* Unusual step to seek FDA approval for low blood pressure drug
* Shire has no financial interest in now generic drug
LONDON, Sept 22 (Reuters) - Britain’s Shire said it would take the unusual step of appealing to a public hearing to break an impasse with U.S. regulators in gaining final approval for Proamatine, a treatment for low blood pressure.
Shire gained Proamatine, which is used by people whose blood pressure drops when they stand, a condition known as symptomatic orthostatic hypertension, through acquisition in 2000.
However, the medicine has been made by five generic drug companies since 2003.
Proamatine was approved in 1996, but the FDA required further trials, completed by Shire, which the regulator said were inconclusive.
“While we continue to work with the FDA to design trials that further confirm the clinical efficacy of Proamatine, we’ve reached an impasse,” Shire’s senior VP for R&D Jeffrey Jonas said in a statement on Thursday.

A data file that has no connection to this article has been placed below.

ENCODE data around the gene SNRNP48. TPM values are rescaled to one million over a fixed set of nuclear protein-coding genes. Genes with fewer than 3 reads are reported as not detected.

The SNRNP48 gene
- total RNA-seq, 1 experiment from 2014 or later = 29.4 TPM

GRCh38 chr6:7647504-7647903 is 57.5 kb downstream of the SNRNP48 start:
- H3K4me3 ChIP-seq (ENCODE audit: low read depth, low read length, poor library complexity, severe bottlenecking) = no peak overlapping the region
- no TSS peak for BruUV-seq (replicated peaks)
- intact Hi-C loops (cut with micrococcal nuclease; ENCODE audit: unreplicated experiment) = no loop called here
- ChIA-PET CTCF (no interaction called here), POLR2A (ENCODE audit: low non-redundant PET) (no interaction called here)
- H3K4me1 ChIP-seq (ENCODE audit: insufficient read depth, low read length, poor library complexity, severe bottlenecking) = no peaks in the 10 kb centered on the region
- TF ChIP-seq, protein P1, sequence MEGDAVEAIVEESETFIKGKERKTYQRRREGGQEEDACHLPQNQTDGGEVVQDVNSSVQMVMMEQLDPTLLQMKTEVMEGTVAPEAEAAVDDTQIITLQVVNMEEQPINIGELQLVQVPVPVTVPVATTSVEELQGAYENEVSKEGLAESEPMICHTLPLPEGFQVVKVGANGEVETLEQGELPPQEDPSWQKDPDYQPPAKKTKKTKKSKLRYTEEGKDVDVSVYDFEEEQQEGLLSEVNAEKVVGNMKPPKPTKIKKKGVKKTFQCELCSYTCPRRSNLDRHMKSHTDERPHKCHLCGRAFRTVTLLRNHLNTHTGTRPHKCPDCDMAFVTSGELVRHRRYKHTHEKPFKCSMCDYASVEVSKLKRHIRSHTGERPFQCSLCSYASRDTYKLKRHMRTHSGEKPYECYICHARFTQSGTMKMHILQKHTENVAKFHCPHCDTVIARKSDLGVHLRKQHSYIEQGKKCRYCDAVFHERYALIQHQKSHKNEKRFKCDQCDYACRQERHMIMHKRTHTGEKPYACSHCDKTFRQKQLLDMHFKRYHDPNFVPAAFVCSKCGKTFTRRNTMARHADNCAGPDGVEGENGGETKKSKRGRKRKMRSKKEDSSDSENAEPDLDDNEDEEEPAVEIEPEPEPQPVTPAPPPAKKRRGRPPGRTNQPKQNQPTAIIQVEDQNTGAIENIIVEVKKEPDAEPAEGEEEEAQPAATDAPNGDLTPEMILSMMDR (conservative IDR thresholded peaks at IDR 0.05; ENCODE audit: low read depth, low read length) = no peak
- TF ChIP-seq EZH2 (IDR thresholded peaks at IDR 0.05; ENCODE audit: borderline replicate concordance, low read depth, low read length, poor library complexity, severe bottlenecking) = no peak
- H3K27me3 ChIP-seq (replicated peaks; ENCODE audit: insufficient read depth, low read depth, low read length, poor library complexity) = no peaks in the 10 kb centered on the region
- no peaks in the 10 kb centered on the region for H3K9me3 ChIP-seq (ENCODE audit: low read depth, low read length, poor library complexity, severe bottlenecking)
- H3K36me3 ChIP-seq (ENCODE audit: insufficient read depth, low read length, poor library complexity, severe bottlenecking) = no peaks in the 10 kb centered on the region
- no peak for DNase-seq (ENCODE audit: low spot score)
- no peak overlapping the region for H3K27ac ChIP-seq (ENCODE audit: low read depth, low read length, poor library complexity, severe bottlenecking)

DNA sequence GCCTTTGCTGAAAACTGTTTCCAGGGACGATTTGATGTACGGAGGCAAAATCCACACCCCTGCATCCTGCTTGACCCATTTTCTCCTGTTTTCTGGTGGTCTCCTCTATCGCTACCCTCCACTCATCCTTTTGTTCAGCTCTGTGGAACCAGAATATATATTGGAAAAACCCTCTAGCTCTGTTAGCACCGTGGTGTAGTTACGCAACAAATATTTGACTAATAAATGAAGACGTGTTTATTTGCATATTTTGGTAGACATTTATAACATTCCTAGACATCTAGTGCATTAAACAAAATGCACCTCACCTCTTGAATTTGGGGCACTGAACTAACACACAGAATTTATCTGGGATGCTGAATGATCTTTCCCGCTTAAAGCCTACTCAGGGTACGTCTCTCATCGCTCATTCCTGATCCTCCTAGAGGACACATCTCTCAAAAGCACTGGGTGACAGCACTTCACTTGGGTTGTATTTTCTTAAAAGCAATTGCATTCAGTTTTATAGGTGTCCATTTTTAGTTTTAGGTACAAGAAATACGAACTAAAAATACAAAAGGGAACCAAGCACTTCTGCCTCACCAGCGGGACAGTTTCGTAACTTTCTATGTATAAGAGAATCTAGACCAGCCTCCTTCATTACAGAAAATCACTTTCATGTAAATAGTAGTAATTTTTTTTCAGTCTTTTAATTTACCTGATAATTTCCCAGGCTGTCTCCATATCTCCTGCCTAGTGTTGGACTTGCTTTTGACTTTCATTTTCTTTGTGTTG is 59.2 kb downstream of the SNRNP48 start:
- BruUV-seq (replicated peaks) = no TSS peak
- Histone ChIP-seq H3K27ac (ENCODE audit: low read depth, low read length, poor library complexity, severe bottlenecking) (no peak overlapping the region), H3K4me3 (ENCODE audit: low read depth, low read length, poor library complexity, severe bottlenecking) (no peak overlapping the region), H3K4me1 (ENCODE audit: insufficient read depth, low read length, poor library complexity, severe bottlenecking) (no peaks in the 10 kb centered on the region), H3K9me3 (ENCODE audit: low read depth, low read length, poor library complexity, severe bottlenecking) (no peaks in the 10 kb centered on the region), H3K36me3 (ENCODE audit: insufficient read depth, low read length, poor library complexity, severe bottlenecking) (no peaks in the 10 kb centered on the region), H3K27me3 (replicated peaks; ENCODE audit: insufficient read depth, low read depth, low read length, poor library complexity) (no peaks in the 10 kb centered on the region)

“We now believe the fastest way to get the final approval for this medicine is to present our data at a public hearing, thereby sparing patients the additional hardships of clinical trials.”
He said Shire was doing everything it could to keep the medicine on the market so patients could continue to access it.
Shire, which no longer has any financial interest in the drug, said it believed the trials and 15 years of clinical experience had established its efficacy. (Reporting by Paul Sandle; Editing by Helen Massy-Beresford)